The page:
Decrease in loans for bailed-out banks 'reflects system's strength'
EMERGENCY loans from the European Central Bank (ECB) to the State's bailed-out banks have fallen by almost a half in the last year, figures show.
ECB borrowing fell 2pc during June but was down 46pc on June of last year, according to the latest data from the Department of Finance.
It is now at its lowest level since September 2008.
The department said the steady decline reflected the strengthening of the banking system.
"The reduction in borrowing from the ECB has been achieved through managed deleveraging, deposit gathering and the return of AIB, Bank of Ireland and Permanent TSB to international funding markets," the department said.
Year-on-year borrowing from the ECB is down €30bn to stand at €34.76bn at the end of June.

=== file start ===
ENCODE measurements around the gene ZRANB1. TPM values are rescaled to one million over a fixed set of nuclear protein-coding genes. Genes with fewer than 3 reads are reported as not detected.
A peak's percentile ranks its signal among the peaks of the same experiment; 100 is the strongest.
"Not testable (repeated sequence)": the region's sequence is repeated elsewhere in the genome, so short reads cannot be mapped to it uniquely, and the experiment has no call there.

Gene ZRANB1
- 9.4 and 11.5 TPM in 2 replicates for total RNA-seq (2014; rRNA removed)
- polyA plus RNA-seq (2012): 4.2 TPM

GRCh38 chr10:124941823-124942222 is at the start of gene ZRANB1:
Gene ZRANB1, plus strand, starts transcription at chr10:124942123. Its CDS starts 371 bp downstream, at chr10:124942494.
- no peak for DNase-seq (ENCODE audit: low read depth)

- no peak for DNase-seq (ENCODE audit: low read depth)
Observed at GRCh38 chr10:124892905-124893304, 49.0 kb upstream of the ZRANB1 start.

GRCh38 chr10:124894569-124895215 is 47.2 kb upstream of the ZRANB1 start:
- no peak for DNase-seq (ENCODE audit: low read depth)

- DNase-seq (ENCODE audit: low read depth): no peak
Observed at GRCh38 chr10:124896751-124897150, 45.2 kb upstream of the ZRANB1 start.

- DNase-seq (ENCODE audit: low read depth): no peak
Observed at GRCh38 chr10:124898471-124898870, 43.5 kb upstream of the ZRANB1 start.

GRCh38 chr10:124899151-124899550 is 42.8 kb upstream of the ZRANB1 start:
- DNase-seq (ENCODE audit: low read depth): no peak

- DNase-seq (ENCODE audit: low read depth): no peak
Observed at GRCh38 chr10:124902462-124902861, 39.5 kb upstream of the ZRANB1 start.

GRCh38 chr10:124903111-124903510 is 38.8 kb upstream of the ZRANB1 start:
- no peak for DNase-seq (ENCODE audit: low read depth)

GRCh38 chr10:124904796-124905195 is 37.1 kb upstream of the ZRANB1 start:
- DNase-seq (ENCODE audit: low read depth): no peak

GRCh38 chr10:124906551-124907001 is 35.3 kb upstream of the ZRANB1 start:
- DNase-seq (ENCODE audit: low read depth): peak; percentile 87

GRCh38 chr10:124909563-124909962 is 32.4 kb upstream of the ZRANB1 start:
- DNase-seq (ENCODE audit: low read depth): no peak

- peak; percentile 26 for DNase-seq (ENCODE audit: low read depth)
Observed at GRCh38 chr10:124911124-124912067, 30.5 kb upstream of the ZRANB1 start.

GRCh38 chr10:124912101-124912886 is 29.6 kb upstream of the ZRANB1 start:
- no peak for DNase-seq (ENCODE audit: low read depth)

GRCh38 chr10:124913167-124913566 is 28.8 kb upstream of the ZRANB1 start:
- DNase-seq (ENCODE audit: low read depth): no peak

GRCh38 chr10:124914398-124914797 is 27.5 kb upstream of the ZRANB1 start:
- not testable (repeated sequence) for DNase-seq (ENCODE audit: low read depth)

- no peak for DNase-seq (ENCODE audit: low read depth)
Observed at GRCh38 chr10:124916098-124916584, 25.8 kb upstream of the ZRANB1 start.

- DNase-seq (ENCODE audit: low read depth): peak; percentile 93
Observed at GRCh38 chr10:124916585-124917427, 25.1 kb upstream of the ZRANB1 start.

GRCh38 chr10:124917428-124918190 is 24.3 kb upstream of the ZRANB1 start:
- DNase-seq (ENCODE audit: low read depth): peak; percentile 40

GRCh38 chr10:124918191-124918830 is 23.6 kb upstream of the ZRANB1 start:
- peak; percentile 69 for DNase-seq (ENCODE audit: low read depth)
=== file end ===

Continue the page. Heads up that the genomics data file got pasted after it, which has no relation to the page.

Reducing Ireland's need for the loans has been a priority under the EU/IMF bailout and will be one factor looked at in the final assessment of the banking system before the rescue ends later this year.
Meanwhile, deposit volumes remained stable last month at €152.03bn, although they are down fractionally on June 2012.
The end of the banking guarantee has had an insignificant impact on deposits, the department said.
It also said that the weakening of sterling continued to affect deposit balances in the UK.
"Deposit balances – other than UK – remain flat, most notably due to the lower interest rate environment and the improving funding position of the covered banks, which has eased competition for deposits," the department said.
Underlying deposits, other than the UK balances, are up €1.4bn in the year to date, offset by lower deposits in the UK of about €2.9bn.